Compania Maritima, the leading shipping company after the Pacific War was one of the earliest to use Nasipit port. Their passenger-cargo ship Samar which is the bigger type of US war-surplus ship used to dock in Nasipit port. That was also true for their passenger-cargo ship Mactan which was in the 80-meter class and whose depth is two meters over the depth of an ex-”FS” ship, the last type of passenger ship that can be shoehorned in the shallow Butuan ports. Their Mindoro and Romblon, both converted ex-”FS” ship docked at both Butuan and Nasipit ports (and maybe that is to increase the passengers and cargo). Their Panay, a bigger ship docked at Nasipit when it can’t in Butuan. Later, even their ex-”FS” ship Leyte was calling exclusively in Nasipit port. Compania Maritima was the first to dominate Nasipit port when the Chinoy shipping companies were just on their way up and not calling on Nasipit port. In the main they came to Nasipit port when Compania Maritima was already gone.

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The MV Panay of Compania Maritima (Credits to Philippine Herald and Gorio Belen)

Some actually just gave up on the Agusan trade when their ships can no longer dock in Butuan and they did not really try to earnestly use Nasipit port like Escano Lines which used to be strong in Butuan. Well, it must have been frustrating for them when the ship can’t dock after a few hours of waiting and then would have to go to Nasipit port anyway to load and unload. Moreover, the floods of Agusan River that happen many months of the year with its floating logs and other debris which can damage the ship propellers and rudders also added to the vagaries in docking in Butuan.

By the 1980’s the passenger ship calls on Nasipit, Butuan and Surigao which are all connected ports went down considerably. There was a big, general downturn in the economy because of economic crisis and container ships began supplanting the passenger-cargo ships in carrying cargo (where before this type carried a lot of the express cargo that are not in bulk or liquid). These new container ships cannot fit in the Butuan ports. However, few of them are coming in Butuan anyway. Another thing, the cargo ace of Nasipit before which were the forest products began slumping as the forest cover was fast going down and it raised a howl and therefore restrictions on logging were placed by the new Aquino administration.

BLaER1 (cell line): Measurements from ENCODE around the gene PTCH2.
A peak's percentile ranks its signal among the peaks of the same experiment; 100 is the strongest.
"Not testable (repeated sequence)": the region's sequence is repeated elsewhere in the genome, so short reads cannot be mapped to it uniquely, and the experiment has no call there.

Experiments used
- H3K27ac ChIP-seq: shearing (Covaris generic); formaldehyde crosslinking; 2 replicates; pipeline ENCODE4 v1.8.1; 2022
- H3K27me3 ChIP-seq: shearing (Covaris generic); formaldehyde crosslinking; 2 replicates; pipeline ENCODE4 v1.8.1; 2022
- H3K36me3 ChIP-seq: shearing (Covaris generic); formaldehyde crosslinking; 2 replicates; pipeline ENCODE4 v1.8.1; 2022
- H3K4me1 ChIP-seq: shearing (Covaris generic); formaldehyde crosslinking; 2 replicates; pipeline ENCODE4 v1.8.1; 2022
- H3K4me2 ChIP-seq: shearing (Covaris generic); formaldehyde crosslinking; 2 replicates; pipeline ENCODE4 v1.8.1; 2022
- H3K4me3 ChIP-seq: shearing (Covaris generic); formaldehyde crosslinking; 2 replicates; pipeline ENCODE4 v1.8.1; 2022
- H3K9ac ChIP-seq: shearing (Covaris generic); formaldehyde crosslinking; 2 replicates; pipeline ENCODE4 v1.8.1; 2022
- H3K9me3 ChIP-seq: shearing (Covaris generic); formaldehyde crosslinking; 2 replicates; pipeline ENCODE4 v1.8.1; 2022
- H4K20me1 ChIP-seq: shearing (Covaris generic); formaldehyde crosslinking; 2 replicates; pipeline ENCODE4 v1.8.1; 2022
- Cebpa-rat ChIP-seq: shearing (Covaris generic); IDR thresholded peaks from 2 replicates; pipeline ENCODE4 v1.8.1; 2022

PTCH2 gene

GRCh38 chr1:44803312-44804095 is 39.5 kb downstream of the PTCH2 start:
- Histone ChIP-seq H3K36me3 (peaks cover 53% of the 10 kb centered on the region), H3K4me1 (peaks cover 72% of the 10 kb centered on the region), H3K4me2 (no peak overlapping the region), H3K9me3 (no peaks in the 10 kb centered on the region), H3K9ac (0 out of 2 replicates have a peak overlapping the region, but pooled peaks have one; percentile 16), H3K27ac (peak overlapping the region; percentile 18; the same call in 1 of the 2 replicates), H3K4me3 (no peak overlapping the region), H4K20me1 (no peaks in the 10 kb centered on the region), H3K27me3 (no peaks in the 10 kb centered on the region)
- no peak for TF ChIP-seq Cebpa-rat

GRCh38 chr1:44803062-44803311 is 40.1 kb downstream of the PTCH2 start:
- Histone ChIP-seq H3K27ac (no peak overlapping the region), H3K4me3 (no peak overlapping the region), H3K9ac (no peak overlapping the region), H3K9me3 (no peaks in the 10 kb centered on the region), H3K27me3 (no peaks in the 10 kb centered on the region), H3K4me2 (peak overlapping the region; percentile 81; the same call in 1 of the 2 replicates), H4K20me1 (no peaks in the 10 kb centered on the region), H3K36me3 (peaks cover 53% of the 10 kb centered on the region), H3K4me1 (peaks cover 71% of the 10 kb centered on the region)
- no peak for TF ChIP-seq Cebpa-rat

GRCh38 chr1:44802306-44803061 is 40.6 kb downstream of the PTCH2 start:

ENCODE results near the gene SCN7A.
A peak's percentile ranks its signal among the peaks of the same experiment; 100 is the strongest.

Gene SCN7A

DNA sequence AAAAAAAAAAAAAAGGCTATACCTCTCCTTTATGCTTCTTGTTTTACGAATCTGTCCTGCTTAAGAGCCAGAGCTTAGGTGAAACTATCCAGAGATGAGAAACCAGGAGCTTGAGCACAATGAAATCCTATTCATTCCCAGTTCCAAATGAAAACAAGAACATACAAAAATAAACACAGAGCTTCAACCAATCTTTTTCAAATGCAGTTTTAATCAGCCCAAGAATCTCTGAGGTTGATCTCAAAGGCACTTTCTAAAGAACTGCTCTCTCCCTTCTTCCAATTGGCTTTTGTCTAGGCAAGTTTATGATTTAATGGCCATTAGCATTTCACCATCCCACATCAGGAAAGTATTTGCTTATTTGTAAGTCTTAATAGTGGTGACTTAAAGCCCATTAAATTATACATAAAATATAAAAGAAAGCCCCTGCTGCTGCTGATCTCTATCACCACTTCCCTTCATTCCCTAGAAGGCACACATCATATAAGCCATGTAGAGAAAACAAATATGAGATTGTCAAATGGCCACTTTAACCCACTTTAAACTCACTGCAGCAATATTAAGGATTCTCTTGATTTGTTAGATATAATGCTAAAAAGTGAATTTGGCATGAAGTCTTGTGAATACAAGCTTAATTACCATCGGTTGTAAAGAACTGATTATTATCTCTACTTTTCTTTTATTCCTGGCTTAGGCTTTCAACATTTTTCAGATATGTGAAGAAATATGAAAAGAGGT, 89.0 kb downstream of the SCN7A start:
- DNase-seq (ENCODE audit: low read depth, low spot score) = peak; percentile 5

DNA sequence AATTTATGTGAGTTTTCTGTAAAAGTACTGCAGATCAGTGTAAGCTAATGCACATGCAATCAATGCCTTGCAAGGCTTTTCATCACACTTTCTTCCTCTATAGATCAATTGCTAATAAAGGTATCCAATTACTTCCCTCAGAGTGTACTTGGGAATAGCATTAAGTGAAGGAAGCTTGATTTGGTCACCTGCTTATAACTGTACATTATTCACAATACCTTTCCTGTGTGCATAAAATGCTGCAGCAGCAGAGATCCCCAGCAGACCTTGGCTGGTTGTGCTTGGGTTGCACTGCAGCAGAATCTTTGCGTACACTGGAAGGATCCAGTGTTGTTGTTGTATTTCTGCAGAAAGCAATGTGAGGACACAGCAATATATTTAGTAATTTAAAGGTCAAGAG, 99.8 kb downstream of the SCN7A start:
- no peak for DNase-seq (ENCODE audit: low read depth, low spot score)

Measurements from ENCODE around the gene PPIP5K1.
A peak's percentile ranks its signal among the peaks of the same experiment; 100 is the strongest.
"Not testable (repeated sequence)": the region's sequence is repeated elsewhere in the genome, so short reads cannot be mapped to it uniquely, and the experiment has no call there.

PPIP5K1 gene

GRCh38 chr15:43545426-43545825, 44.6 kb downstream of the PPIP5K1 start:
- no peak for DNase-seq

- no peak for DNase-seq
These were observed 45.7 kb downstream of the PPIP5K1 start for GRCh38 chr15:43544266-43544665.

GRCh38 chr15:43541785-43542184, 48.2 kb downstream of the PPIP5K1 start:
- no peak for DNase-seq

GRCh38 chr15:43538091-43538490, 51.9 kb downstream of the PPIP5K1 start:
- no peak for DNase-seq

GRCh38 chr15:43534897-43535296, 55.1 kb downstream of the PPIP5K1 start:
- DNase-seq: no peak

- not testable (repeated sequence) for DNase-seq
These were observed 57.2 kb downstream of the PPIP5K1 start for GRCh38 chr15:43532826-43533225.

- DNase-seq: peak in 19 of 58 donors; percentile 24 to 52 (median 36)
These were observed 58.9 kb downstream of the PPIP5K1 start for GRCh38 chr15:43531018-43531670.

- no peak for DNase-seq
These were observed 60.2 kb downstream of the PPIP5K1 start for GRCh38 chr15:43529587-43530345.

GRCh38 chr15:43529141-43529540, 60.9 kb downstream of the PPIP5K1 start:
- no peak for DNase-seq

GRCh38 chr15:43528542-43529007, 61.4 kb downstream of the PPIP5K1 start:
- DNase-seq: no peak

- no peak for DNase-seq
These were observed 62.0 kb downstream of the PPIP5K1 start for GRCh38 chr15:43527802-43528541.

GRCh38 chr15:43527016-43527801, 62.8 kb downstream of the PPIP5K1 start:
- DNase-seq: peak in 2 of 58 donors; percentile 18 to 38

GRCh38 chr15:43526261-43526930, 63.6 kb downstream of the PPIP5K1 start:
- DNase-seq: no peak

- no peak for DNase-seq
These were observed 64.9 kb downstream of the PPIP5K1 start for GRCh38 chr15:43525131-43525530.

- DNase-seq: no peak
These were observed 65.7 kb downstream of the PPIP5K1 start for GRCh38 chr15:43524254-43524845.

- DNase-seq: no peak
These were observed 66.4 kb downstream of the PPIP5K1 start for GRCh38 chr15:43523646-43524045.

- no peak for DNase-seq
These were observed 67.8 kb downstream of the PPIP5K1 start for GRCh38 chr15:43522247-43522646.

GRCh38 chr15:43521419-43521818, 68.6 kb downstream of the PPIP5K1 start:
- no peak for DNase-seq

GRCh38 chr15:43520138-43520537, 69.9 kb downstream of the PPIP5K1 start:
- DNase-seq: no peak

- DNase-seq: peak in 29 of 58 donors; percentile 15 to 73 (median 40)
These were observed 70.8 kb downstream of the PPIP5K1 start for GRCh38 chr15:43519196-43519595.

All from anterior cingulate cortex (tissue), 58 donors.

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The pocket liner Surigao Princess (Photo by Edison Sy)

At the tail end of the Compania Maritima dominance a new liner was calling in Nasipit, the Surigao Princess of Sulpicio Lines which was a pocket liner. In the post-martial law period the Our Lady of Guadalupe of Carlos A. Gothong Lines, Inc. (CAGLI) came. And so these two liners succeeded Compania Maritima were gone as the company went out of business at the height of the political and economic crisis of the mid-1980’s. Soon, the better Our Lady of Lourdes of CAGLI replaced the Our Lady of Guadalupe in that route. In 1988, the big Nasipit Princess of Sulpicio Lines began calling in Nasipit port. But her route was mainly Cebu only as it was still Surigao Princess that was the liner there of Sulpicio Lines Inc. And, the Dona Lili of Gothong was also sailing from Nasipit to Cebu.

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The Nasipit Princess by Suro Yan

William Lines, Lorenzo Shipping Corporation and Negros Navigation Company, among the great survivors of the crisis of the 1980’s did not have Nasipit among their ports of call when the 1990’s started. Escano Lines will soon be leaving passenger shipping as well as Bisaya Land Transport. Aboitiz Shipping Corporation is also much-weakened in passenger shipping then as they did not buy liners for 15 long years (however, the will be back with a flash with their SuperFerry series and the were strong in container shipping)